Across the globe, in the  medical systems, specially  not so well organized, it is  a common routine  for the  doctor to get night calls  everyday and  lots of them  rarely gets undisturbed normal sleep.

Needless to say that doctors and nurses do a herculean task to stream line their family and professional life. Kudos to those, who can nurture their hobbies, along with difficult clinical branches. Maintaining a work-life balance remains a distant dream for most of successful clinicians. This balance can be defined as a satisfaction gained by spending time on activities according to one’s wishes, which are besides their clinical work.

Areas of life other than work–life may  include  personal interests, family, social or leisure activities or hobbies.

Work–life  imbalance is the lack of  proper alignment  between work and other important life roles. It is a kind of balanced  state of time, achieved by spending time  on  demands of personal life, professional life and family life, that  is satisfying.  Work-life balance  is not limited to flexible work arrangements  to carry out other life programs and practices.  Work-life balance is a term commonly used to describe the balance that a working individual needs between time allocated for work and other aspects of satisfying life.

The thing that strikes as a  surprise  to most of doctors  of  starting a family  is simply how difficult it is. The learning curve of taking care of family  along with professional responsibilities is  so steep,   While working as doctor  in learning or training  phase, parenting requires  an abundance of energy, time, and grit

And when the responsibilities of being a parent are compounded with the realities of being a trainee doctor, it starts to be too much. It never feels like enough time for anything and  it really becomes utterly exhausting. There is always a struggle constantly with the balance of spending quality time with  family,  trying to study and perform well.  There is little time for hobbies or doing things  to  maintain  sanity of mind.

The environment of work today for doctors has become  more intense with legal issues,  burdening much more   than it was few  decades ago. Burdens beyond clinical work and associated stress  have   created  the need for a better  balance between work and life. Doctors have started thinking to devise or alter  the working in an effort to have a better balance. Experience of  being over-worked, long working hours and an extreme work environment has proven to affect the overall physical and psychological health of  doctors  and deteriorate family-life.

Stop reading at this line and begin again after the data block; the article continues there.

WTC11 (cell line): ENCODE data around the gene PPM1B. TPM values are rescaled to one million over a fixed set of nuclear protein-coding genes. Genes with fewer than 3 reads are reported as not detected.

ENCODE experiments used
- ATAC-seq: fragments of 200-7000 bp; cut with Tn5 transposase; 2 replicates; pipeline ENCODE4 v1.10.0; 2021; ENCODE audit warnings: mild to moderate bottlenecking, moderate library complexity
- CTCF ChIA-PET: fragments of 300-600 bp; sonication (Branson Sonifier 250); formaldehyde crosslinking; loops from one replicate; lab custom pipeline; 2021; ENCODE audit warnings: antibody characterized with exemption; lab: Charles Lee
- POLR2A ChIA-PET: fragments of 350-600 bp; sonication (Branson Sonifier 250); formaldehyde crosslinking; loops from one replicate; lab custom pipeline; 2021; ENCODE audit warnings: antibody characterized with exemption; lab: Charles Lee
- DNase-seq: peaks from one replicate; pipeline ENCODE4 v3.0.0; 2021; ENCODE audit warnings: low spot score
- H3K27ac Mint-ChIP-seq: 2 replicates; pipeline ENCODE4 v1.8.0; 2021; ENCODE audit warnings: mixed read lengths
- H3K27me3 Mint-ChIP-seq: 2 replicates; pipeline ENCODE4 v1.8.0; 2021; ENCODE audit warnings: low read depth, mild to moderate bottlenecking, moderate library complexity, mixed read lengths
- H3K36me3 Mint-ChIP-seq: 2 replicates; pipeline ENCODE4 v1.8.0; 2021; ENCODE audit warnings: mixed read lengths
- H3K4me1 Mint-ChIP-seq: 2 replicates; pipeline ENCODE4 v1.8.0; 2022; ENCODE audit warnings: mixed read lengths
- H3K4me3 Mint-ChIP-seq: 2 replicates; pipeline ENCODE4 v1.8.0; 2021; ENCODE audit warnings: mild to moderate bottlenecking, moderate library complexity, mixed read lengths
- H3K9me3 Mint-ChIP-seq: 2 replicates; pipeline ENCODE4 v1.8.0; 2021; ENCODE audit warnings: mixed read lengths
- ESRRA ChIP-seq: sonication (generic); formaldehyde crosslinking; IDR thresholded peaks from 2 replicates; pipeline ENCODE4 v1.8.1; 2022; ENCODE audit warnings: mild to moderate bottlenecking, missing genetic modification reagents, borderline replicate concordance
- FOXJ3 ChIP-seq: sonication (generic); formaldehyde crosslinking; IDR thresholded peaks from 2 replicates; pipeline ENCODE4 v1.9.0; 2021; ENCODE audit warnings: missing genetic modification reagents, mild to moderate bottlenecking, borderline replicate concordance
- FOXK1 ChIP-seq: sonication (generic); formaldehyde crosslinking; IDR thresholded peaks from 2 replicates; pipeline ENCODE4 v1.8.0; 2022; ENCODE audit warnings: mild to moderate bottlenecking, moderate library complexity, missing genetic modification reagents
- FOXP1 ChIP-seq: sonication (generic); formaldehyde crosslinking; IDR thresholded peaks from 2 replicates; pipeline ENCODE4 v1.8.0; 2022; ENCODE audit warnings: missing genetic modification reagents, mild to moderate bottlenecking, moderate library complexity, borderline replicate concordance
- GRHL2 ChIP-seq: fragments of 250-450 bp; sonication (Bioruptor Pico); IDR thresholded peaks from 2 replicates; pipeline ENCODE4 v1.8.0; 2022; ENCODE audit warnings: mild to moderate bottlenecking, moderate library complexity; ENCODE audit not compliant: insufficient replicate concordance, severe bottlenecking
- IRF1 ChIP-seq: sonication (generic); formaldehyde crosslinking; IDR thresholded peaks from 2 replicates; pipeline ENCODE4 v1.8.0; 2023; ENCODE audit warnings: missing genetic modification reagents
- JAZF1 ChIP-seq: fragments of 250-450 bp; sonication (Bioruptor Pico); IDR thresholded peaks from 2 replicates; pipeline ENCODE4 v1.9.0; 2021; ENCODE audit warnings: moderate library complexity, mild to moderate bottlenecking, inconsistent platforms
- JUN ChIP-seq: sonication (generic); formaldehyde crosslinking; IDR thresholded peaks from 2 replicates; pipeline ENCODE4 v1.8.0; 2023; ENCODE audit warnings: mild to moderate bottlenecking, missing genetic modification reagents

Although there are no structured studies on the issue, but doctors have started feeling difficulty balancing work and family. But the effects are already evident like alcohol and drug abuse, increased rates of divorce and suicides. Increased feeling of stress and  early burnout is an  natural outcome. Doctors,  who have attained  stage of financial security tend to have an early retirement, or reduce working hours.

Consequences of work–life imbalance

Problems caused by imbalance and consequent stress  has become a source of major concern for doctors and nurses.  Symptoms of stress can  result in  both physiologically and psychologically changes. Profession suffers as the workplace becomes the  greatest source of stress.

Persistent stress can result in cardiovascular disease, sexual health problems, a weaker immune system and frequent headaches. It can also result in poor coping skills, irritability, jumpiness, insecurity, exhaustion, and difficulty concentrating. Stress may also perpetuate or lead to binge eating, smoking, and alcohol consumption.

In medical profession,  simply working hard is not enough anymore. To get ahead, a rigorous trainings, prolonged working hours are  new standards. There is very  little time left to be divided   among relationships, kids, and sleep.

This ordeal is prolonged over years  results in  less time spent with family, friends, and community as well as pursuing activities that one enjoys and taking the time to grow personally. Even close friends and  relatives slowly start  becoming distant.

Extending family and becoming new parents  causes  extreme stress  in doctor’s life.  It can have  negative effects.  Between trying to balance a new schedule, managing additional responsibilities, and lacking flexibility and support, they can only increase stress.

Consequently, the evolving system of  health care have made doctors more prone to burnouts. Their  quest to be the  ideal, hard-working, perfectionist ultimately  turns them loner, the grim and stressed individuals.

related article: women doctors  and nurses prone to work- life imbalance